10 things everyone gets wrong about Superman

I personally think Wonder Woman can beat him. Supergirl has already proven she can, too.

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60 years ago in space

Laika, Russian cosmonaut dog, 1957. Laika was the first animal to orbit the Earth, travelling on board the Sputnik 2 spacraft launched on Nov. 3, 1957. The Soviet space program used dogs and other animals to ascertain the viability of later space travel. (Fine Art Images/Heritage Images/Getty Images)

From the New Yorker;

On the evening of November 3, 1957, barely a month after the Soviet Union sent humanity’s first artificial satellite into orbit, a rocket lifted off from a secret site in Kazakhstan, carrying its second. The launch of Sputnik 2 was timed to coincide with the fortieth anniversary of the October Revolution, and the craft itself was an appropriately showy statement of Communist know-how—six times heavier than Sputnik 1, designed to fly nearly twice as high, and, most impressive of all, containing a live passenger. A week before the mission began, Moscow Radio had broadcast an interview with the cosmonaut in question, described as “a small, shaggy dog.” Western newspapers, however, were initially confused about what to call her. Introduced as Kudryavka (“Little Curly”), she was also known as Limonchik (“Little Lemon”) and Damka (“Little Lady”). A Soviet spokesman eventually clarified that her name was Laika (“Barker”), which did nothing to stop a columnist at Newsday from referring to her exclusively as “Muttnik.”

It kind of went like this:

Well, not really;

But the story of Laika had a dark lie at its core. In 2002, forty-five years after the fact, Russian scientists revealed that she had died, probably in agony, after only a few hours in orbit. In the rush to put another satellite into space, the Soviet engineers had not had time to test Sputnik 2’s cooling system properly; the capsule had overheated. It remained in orbit for five months with Laika inside, then plunged into the atmosphere and burned up over the Caribbean, a space coffin turned shooting star. Turkina quotes one of the scientists assigned to Laika’s program: “The more time passes, the more I’m sorry about it. We shouldn’t have done it. We did not learn enough from the mission to justify the death of the dog.”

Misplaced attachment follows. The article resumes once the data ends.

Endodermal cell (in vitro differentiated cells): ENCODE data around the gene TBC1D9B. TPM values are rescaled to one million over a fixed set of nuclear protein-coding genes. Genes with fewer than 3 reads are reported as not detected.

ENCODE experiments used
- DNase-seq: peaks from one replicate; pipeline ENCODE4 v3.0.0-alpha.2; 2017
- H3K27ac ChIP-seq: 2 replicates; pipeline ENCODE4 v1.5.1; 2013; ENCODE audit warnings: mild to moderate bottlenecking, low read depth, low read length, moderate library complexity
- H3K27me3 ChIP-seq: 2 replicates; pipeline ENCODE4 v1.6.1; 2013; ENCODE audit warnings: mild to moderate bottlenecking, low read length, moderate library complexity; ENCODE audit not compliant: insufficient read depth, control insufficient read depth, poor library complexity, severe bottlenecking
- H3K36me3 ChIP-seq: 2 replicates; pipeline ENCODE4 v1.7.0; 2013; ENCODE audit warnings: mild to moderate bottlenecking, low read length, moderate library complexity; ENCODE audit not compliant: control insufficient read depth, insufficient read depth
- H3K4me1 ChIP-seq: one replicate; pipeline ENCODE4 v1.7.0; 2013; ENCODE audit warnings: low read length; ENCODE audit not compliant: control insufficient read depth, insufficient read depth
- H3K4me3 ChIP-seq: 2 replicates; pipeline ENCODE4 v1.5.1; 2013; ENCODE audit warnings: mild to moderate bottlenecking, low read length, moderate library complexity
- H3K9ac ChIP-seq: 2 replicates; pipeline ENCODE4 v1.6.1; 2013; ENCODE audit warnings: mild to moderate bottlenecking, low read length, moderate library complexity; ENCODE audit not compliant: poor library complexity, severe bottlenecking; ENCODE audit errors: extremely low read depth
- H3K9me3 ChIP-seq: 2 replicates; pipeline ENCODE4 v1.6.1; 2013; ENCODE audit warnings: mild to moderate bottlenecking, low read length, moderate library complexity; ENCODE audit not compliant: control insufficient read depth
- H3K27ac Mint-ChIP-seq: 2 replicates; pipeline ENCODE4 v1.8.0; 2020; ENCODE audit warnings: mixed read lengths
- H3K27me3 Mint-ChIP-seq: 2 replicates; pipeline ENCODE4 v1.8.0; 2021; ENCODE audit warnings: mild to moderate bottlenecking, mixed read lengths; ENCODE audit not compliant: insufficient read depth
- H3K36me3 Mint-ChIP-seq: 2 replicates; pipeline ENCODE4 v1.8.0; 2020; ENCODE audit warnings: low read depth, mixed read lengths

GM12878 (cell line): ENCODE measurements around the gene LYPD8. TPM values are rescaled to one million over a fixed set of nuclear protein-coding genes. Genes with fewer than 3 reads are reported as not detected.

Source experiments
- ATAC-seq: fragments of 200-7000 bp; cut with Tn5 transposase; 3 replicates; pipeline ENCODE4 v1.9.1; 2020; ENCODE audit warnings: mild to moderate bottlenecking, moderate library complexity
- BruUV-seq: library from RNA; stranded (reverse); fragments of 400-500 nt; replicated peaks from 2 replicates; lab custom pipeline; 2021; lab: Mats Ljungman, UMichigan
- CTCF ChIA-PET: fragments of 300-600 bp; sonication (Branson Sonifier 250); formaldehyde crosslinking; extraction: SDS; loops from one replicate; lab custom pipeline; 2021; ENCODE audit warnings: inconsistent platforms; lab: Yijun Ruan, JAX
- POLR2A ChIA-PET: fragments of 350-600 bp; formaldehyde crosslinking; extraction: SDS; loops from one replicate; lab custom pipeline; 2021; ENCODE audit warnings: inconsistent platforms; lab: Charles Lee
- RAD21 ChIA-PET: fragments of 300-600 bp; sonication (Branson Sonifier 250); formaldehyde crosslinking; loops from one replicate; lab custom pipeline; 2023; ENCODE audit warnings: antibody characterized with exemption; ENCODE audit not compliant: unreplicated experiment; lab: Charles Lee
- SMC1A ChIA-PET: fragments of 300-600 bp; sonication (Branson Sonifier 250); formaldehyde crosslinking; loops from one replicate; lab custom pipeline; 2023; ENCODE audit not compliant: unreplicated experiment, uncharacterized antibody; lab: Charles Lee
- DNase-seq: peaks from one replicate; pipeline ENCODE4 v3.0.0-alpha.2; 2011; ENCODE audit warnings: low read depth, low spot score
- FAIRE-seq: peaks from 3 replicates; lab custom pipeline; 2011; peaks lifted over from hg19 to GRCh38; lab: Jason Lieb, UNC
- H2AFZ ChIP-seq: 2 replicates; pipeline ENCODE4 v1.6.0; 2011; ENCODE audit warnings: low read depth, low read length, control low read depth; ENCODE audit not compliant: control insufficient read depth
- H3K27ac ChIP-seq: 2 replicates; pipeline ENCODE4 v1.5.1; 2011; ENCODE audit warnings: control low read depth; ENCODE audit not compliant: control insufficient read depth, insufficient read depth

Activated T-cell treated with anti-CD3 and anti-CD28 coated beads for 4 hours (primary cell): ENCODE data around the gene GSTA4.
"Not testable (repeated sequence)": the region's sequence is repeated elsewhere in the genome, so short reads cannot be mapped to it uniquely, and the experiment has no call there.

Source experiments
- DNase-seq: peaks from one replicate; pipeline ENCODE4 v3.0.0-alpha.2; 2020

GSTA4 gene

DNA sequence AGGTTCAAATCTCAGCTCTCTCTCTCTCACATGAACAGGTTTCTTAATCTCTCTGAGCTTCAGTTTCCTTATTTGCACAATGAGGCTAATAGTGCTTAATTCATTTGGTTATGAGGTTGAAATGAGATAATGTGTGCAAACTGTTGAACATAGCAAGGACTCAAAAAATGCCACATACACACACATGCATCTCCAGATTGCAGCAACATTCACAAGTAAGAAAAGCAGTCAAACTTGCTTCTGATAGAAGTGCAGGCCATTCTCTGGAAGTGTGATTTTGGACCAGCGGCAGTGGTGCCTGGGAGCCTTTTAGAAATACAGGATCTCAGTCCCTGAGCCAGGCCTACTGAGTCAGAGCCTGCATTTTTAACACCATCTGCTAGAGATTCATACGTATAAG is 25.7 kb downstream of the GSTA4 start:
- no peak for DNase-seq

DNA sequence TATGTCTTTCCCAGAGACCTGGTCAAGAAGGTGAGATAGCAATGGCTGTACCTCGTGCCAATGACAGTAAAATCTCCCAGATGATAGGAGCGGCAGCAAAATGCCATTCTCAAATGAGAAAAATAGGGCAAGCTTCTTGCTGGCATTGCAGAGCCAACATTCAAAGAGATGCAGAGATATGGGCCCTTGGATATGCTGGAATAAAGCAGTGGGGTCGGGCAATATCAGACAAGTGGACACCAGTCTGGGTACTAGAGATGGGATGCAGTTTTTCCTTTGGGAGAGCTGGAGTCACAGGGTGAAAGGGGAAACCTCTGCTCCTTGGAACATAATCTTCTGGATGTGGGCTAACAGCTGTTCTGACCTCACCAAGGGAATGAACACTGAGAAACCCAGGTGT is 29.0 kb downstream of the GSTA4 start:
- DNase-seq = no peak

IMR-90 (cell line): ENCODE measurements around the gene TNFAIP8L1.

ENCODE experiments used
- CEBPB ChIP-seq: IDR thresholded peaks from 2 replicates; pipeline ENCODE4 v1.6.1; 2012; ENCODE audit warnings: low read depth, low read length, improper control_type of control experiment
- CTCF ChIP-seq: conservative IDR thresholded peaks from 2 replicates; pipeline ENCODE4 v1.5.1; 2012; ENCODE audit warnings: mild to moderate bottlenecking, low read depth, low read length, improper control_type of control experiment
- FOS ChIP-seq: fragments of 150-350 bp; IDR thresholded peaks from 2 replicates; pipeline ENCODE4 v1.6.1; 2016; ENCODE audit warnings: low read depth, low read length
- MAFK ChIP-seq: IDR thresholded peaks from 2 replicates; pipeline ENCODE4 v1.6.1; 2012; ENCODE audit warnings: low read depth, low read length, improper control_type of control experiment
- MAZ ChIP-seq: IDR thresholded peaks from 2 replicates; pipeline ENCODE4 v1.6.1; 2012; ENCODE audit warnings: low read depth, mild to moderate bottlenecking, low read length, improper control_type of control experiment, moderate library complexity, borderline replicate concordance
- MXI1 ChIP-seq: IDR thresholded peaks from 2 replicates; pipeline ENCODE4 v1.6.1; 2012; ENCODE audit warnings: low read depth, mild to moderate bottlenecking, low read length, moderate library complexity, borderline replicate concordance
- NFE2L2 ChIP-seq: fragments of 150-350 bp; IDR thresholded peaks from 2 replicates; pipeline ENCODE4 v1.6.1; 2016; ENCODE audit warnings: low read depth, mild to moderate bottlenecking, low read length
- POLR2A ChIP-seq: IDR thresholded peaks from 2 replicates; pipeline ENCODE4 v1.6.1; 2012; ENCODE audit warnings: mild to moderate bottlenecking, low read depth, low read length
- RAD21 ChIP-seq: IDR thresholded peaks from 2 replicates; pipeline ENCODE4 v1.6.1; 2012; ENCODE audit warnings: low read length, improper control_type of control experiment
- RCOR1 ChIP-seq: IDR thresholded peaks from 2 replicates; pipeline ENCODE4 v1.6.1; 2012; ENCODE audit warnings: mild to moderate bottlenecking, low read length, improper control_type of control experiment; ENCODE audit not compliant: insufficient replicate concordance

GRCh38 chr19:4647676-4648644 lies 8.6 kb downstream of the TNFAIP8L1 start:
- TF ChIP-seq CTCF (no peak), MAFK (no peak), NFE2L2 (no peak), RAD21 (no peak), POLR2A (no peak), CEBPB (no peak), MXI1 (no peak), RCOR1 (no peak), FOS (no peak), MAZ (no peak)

And this final word from Laika’s trainer:

Laika’s trainer, Adilya Kotovskaya, a Russian biologist, recently told Agence France-Presse of her remorse as she prepared to send Laika into space: “I asked her to forgive us and I even cried as I stroked her for the last time.”

The Powerpuff Girls have a sister?!

Blossom, Bubbles and Buttercup just found out they have an older sister:

I lost track of the Powerpuff Girls back when my kid finished elementary school (They first appeared on the Cartoon Network 22 years ago). Now I have to reacquaint myself with them. Especially since their newly found older sister, Bliss, showed up after exiling herself to Bird Poop Island.

Duck and cover

The pussygrabber in chief said this Tuesday:

North Korea best not make any more threats to the United States. They will be met with fire and fury like the world has never seen. He has been very threatening – beyond a normal statement – and as I said they will be met with fire, fury and frankly power the likes of which the world has never seen before.

We are probably now closer to nuclear war than we’ve been since the Cuban Missile Crisis, or that time in the 1980s that no one told you about. So expect the pump truppets to tell you this:

Oh, yeah. That won’t work.

Some of these explosions are a mile from ground zero. My Washington address is about halfway between the Capitol and the White House. That’s ground zero. Pulling a tablecloth over my head isn’t going to work.

Thanks, pump truppets.